She makes an application online and gets accepted for a £12,000 credit card with 0% apr for 12 months and is very happy, she can now transfer all of her debts over to this card and pay a lower amount each month and no interest.
She intends to clear the debt over the 12 months before the interest kicks in.
12 months later....
12 months pass, let’s see how Diane is doing…… she’s not doing very well.
She had a £12,000 credit limit on her 0% card, her transfer took up just over £10,000 with a fee so she still had some credit left on the card.
The 0% offer covered spending on the card as well, during those 12 months, so she decided to take advantage of that and maxed the card out.
She broke up with her boyfriend which hit her hard. Her normal therapy for when she’s feeling down is to spend, with no more credit left on the 0% credit card what did she do?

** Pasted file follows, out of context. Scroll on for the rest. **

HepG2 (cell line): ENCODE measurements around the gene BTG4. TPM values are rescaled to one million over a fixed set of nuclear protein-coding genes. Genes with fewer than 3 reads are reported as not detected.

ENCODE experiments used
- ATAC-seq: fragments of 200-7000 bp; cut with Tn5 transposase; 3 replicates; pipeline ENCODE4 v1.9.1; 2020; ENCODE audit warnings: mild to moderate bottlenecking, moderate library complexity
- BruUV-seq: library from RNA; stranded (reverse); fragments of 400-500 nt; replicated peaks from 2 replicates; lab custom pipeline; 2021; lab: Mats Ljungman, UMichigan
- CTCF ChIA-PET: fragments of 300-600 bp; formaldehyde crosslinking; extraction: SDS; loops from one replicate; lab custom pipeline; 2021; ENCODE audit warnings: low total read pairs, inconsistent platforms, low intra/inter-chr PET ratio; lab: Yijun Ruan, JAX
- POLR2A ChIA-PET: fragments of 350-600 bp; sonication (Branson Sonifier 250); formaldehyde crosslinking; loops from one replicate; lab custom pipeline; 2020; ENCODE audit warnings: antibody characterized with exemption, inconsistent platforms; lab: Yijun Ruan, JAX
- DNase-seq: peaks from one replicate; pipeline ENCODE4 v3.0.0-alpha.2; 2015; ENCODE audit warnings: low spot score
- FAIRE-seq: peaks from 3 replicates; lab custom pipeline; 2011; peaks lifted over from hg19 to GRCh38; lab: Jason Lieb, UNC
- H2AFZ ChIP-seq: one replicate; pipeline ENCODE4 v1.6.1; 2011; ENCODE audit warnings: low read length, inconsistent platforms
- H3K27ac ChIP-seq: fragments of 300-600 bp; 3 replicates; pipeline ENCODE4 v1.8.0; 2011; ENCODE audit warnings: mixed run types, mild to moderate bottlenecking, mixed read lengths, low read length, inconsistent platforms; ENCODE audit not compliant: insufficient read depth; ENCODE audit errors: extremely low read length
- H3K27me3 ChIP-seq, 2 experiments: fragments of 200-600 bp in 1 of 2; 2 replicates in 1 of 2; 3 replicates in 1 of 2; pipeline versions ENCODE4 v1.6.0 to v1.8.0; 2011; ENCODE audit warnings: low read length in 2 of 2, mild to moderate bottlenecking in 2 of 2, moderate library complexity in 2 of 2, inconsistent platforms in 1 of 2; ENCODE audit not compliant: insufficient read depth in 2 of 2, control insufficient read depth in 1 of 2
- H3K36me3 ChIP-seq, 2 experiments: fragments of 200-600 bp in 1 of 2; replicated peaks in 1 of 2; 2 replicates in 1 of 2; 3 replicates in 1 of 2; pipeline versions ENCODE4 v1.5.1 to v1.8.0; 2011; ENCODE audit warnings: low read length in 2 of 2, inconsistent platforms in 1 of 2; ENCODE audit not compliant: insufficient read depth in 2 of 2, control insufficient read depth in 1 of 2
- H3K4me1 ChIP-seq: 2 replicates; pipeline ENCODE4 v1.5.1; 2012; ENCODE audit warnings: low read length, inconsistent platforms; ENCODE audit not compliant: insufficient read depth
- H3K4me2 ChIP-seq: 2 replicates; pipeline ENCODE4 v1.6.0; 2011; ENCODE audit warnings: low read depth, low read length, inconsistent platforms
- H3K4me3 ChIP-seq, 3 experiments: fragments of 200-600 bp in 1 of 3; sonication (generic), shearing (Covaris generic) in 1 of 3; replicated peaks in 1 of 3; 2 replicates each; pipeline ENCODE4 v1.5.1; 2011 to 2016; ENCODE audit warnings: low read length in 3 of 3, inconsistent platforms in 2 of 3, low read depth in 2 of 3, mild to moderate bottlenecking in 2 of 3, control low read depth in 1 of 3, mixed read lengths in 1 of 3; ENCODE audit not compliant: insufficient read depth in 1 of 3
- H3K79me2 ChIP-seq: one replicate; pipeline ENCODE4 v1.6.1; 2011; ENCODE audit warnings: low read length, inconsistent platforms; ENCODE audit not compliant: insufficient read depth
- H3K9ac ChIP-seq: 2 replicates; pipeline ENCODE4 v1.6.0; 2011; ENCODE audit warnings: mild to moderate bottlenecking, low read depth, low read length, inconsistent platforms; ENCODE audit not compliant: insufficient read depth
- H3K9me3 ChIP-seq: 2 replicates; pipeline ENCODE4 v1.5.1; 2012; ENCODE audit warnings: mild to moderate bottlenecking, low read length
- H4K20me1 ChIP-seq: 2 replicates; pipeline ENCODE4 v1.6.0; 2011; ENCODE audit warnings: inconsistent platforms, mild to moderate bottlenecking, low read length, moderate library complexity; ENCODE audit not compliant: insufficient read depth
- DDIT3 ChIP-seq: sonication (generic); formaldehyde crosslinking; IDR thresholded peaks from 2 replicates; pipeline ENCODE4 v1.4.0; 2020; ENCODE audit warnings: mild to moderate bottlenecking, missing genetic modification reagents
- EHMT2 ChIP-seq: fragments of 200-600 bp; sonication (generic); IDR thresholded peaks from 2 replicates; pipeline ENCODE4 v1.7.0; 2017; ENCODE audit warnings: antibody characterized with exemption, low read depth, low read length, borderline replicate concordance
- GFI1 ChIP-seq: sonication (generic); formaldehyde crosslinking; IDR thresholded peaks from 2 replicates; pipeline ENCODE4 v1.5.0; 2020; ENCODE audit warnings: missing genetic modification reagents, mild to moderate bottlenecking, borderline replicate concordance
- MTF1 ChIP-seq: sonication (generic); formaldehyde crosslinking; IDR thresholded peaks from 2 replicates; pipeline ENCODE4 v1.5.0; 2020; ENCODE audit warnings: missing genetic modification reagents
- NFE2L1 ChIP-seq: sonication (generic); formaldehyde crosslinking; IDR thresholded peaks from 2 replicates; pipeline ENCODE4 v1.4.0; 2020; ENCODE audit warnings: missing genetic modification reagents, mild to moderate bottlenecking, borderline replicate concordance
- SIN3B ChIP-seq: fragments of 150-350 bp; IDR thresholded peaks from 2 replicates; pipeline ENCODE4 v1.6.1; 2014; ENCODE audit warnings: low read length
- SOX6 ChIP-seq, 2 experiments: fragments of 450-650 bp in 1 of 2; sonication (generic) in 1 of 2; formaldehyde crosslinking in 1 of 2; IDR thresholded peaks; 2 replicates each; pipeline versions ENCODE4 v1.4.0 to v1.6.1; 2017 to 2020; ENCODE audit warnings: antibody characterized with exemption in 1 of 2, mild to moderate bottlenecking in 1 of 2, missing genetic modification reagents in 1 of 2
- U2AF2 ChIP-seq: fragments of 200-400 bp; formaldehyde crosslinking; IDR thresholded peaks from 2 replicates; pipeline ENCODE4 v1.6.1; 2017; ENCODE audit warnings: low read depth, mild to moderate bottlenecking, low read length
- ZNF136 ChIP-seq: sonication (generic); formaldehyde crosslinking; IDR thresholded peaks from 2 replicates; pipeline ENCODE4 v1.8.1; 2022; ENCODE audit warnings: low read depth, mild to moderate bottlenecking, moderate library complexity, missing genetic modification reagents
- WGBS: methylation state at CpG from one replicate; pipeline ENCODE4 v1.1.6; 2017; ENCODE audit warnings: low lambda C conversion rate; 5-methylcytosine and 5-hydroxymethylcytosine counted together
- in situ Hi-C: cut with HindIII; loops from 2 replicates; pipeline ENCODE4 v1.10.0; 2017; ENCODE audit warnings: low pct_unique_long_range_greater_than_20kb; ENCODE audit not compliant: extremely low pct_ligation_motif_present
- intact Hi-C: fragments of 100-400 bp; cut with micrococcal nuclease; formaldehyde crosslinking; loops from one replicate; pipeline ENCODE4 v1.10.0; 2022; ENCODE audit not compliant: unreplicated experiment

Reigniting old flames
Diane still had the old credit cards that she racked up £10,000 worth of debt on. They were all cleared with the balance transfer. She promised herself she wouldn’t use them but right now, fraught with emotional grief, she just didn’t care! Straight to Leicester Square she went, the next day Westfield, then to Bluewater, throw in some nights out and a couple of girly holidays, the cards were back up to £8,000!
Now Diane had a total of £20,000 in credit card debt. That was part one of the problem, the other? The 0% credit card interest free period had expired.